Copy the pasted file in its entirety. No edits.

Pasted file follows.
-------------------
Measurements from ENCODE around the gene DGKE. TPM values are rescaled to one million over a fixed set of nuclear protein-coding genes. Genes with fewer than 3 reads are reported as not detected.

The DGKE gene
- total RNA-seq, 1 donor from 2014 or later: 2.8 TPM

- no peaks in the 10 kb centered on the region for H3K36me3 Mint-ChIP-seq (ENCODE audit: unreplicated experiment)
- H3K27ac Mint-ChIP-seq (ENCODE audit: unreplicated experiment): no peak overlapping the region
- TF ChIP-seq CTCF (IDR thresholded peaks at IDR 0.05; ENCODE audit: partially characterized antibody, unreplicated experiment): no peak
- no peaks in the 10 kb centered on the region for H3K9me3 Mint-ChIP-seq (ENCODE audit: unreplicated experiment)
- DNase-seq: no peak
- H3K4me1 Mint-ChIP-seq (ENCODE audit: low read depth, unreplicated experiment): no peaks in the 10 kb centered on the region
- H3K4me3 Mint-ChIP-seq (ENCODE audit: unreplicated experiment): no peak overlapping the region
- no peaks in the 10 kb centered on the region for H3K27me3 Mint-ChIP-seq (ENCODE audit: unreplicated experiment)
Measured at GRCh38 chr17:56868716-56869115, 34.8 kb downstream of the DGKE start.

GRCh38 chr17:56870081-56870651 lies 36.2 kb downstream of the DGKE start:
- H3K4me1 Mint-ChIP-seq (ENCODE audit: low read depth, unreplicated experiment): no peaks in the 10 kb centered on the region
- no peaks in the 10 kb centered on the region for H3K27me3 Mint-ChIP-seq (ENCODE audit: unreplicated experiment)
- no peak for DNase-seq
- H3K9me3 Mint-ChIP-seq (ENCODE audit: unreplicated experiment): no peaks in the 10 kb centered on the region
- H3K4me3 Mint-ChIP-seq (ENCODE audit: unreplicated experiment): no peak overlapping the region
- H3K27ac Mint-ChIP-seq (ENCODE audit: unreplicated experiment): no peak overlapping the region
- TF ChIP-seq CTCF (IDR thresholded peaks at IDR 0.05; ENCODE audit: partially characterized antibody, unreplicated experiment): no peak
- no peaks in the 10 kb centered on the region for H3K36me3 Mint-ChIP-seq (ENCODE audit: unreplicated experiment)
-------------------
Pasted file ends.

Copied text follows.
Measurements from ENCODE around the gene DGKE. TPM values are rescaled to one million over a fixed set of nuclear protein-coding genes. Genes with fewer than 3 reads are reported as not detected.

The DGKE gene
- total RNA-seq, 1 donor from 2014 or later: 2.8 TPM

- no peaks in the 10 kb centered on the region for H3K36me3 Mint-ChIP-seq (ENCODE audit: unreplicated experiment)
- H3K27ac Mint-ChIP-seq (ENCODE audit: unreplicated experiment): no peak overlapping the region
- TF ChIP-seq CTCF (IDR thresholded peaks at IDR 0.05; ENCODE audit: partially characterized antibody, unreplicated experiment): no peak
- no peaks in the 10 kb centered on the region for H3K9me3 Mint-ChIP-seq (ENCODE audit: unreplicated experiment)
- DNase-seq: no peak
- H3K4me1 Mint-ChIP-seq (ENCODE audit: low read depth, unreplicated experiment): no peaks in the 10 kb centered on the region
- H3K4me3 Mint-ChIP-seq (ENCODE audit: unreplicated experiment): no peak overlapping the region
- no peaks in the 10 kb centered on the region for H3K27me3 Mint-ChIP-seq (ENCODE audit: unreplicated experiment)
Measured at GRCh38 chr17:56868716-56869115, 34.8 kb downstream of the DGKE start.

GRCh38 chr17:56870081-56870651 lies 36.2 kb downstream of the DGKE start:
- H3K4me1 Mint-ChIP-seq (ENCODE audit: low read depth, unreplicated experiment): no peaks in the 10 kb centered on the region
- no peaks in the 10 kb centered on the region for H3K27me3 Mint-ChIP-seq (ENCODE audit: unreplicated experiment)
- no peak for DNase-seq
- H3K9me3 Mint-ChIP-seq (ENCODE audit: unreplicated experiment): no peaks in the 10 kb centered on the region
- H3K4me3 Mint-ChIP-seq (ENCODE audit: unreplicated experiment): no peak overlapping the region
- H3K27ac Mint-ChIP-seq (ENCODE audit: unreplicated experiment): no peak overlapping the region
- TF ChIP-seq CTCF (IDR thresholded peaks at IDR 0.05; ENCODE audit: partially characterized antibody, unreplicated experiment): no peak
- no peaks in the 10 kb centered on the region for H3K36me3 Mint-ChIP-seq (ENCODE audit: unreplicated experiment)